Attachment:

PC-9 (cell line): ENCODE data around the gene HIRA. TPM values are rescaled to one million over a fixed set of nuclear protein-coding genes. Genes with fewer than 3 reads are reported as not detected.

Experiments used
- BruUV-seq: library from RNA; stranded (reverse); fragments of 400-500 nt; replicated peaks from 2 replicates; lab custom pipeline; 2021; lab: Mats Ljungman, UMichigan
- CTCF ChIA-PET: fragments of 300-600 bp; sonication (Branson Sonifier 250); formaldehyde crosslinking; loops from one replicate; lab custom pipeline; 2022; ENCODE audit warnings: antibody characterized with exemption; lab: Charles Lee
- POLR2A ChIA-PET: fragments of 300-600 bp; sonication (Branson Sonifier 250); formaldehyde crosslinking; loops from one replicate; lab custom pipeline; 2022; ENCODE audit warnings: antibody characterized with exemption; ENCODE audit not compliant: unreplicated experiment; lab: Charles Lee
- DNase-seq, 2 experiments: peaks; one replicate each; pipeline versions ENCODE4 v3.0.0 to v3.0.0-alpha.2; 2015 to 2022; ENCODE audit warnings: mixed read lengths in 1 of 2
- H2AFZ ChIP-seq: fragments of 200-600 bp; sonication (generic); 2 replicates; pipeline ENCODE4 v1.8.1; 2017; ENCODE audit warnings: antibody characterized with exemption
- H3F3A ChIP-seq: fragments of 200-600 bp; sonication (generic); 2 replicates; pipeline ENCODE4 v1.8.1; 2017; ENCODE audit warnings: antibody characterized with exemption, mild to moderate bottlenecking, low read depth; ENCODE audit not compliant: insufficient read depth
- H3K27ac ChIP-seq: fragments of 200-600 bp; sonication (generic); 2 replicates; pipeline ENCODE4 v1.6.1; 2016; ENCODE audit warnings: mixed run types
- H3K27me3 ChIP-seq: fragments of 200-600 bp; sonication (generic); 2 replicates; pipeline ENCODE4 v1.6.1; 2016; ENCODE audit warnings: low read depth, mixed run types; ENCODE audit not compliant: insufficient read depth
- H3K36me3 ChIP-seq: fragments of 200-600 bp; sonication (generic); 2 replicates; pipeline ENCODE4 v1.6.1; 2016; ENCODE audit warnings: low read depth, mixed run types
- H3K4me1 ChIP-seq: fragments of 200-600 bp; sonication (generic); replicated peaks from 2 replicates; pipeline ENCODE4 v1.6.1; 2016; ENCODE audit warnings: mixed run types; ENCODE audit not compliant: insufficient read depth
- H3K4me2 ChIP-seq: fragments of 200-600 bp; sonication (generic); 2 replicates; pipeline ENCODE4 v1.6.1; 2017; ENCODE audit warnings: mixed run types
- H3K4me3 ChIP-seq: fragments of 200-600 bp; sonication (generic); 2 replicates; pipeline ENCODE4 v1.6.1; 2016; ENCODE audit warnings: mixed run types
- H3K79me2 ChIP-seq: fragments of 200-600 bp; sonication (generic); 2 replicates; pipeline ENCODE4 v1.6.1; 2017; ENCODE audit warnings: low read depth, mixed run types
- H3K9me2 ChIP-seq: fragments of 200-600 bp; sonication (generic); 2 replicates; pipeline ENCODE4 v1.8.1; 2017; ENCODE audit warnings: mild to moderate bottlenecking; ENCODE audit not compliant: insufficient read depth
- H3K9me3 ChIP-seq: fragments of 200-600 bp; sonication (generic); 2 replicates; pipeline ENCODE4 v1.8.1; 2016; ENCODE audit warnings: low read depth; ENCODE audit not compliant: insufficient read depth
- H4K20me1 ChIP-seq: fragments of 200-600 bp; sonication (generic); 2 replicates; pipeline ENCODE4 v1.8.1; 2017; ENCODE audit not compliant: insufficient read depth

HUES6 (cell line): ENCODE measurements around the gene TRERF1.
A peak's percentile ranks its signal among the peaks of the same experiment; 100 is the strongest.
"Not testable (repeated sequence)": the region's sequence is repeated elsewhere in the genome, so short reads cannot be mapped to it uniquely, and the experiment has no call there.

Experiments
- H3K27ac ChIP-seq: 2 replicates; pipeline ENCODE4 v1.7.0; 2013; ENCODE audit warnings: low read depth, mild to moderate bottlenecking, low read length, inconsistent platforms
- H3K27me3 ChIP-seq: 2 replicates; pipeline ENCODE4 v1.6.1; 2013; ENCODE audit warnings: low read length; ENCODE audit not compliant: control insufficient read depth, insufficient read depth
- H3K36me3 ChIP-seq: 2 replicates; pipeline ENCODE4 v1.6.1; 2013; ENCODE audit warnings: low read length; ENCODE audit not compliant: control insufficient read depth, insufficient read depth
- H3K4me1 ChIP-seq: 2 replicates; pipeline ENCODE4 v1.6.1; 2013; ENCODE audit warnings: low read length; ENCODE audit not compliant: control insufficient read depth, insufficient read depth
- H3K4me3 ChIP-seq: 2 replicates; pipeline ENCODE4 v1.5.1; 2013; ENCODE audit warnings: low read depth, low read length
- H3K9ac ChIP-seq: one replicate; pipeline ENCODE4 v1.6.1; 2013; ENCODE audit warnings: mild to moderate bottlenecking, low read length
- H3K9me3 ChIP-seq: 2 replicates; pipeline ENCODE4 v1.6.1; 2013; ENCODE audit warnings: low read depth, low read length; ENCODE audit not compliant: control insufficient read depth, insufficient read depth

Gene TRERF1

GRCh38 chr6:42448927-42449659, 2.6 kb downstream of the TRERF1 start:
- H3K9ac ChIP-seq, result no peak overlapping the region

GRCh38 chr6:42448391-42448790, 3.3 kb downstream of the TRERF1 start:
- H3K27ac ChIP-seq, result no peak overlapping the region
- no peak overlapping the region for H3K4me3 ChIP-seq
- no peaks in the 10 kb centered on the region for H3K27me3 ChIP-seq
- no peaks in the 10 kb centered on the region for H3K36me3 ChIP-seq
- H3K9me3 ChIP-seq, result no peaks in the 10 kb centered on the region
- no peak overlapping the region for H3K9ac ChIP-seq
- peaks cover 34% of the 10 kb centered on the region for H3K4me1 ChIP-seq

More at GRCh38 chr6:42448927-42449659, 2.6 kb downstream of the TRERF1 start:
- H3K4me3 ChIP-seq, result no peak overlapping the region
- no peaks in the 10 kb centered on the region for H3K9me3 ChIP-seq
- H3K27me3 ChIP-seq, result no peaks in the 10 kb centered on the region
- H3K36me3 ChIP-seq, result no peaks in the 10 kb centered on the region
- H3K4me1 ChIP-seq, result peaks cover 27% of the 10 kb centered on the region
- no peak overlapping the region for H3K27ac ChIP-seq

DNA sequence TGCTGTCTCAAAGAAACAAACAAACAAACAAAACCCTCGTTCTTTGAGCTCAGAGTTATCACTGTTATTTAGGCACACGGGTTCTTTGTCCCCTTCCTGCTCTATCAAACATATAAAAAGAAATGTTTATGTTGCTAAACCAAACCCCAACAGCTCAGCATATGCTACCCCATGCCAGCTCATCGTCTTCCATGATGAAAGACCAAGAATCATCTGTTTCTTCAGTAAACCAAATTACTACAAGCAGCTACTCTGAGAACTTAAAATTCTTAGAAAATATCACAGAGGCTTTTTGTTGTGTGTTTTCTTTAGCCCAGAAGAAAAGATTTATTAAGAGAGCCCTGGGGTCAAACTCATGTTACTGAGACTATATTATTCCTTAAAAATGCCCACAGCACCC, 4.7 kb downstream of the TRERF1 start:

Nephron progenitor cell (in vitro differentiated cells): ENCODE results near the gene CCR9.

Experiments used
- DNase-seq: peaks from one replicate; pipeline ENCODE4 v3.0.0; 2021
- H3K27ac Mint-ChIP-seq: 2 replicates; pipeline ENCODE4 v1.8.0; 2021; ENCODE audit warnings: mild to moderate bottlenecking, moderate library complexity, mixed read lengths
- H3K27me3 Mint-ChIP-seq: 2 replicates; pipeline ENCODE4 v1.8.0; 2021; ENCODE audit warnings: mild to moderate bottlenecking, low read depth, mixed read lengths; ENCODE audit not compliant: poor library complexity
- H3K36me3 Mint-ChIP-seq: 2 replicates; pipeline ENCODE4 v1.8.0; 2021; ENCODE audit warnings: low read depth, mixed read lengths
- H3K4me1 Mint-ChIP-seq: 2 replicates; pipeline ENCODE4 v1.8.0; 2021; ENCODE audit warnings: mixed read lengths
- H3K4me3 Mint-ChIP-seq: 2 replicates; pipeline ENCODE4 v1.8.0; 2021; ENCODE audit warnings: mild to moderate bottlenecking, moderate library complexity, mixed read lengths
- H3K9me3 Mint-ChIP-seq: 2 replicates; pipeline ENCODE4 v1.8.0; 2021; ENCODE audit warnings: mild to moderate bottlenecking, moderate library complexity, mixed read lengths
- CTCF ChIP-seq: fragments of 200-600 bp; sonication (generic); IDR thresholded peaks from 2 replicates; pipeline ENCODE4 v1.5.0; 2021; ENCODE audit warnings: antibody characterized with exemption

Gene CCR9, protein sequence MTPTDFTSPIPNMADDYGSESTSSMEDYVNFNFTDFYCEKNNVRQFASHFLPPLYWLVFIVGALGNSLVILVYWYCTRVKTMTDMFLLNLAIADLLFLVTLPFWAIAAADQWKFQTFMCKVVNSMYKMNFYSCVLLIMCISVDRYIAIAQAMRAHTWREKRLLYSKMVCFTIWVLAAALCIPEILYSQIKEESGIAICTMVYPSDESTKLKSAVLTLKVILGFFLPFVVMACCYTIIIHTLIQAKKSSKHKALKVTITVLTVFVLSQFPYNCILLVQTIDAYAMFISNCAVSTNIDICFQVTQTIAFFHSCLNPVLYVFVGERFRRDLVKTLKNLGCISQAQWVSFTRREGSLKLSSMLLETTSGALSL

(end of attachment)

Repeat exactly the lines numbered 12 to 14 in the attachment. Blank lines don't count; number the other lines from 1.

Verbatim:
- H3K4me1 ChIP-seq: fragments of 200-600 bp; sonication (generic); replicated peaks from 2 replicates; pipeline ENCODE4 v1.6.1; 2016; ENCODE audit warnings: mixed run types; ENCODE audit not compliant: insufficient read depth
- H3K4me2 ChIP-seq: fragments of 200-600 bp; sonication (generic); 2 replicates; pipeline ENCODE4 v1.6.1; 2017; ENCODE audit warnings: mixed run types
- H3K4me3 ChIP-seq: fragments of 200-600 bp; sonication (generic); 2 replicates; pipeline ENCODE4 v1.6.1; 2016; ENCODE audit warnings: mixed run types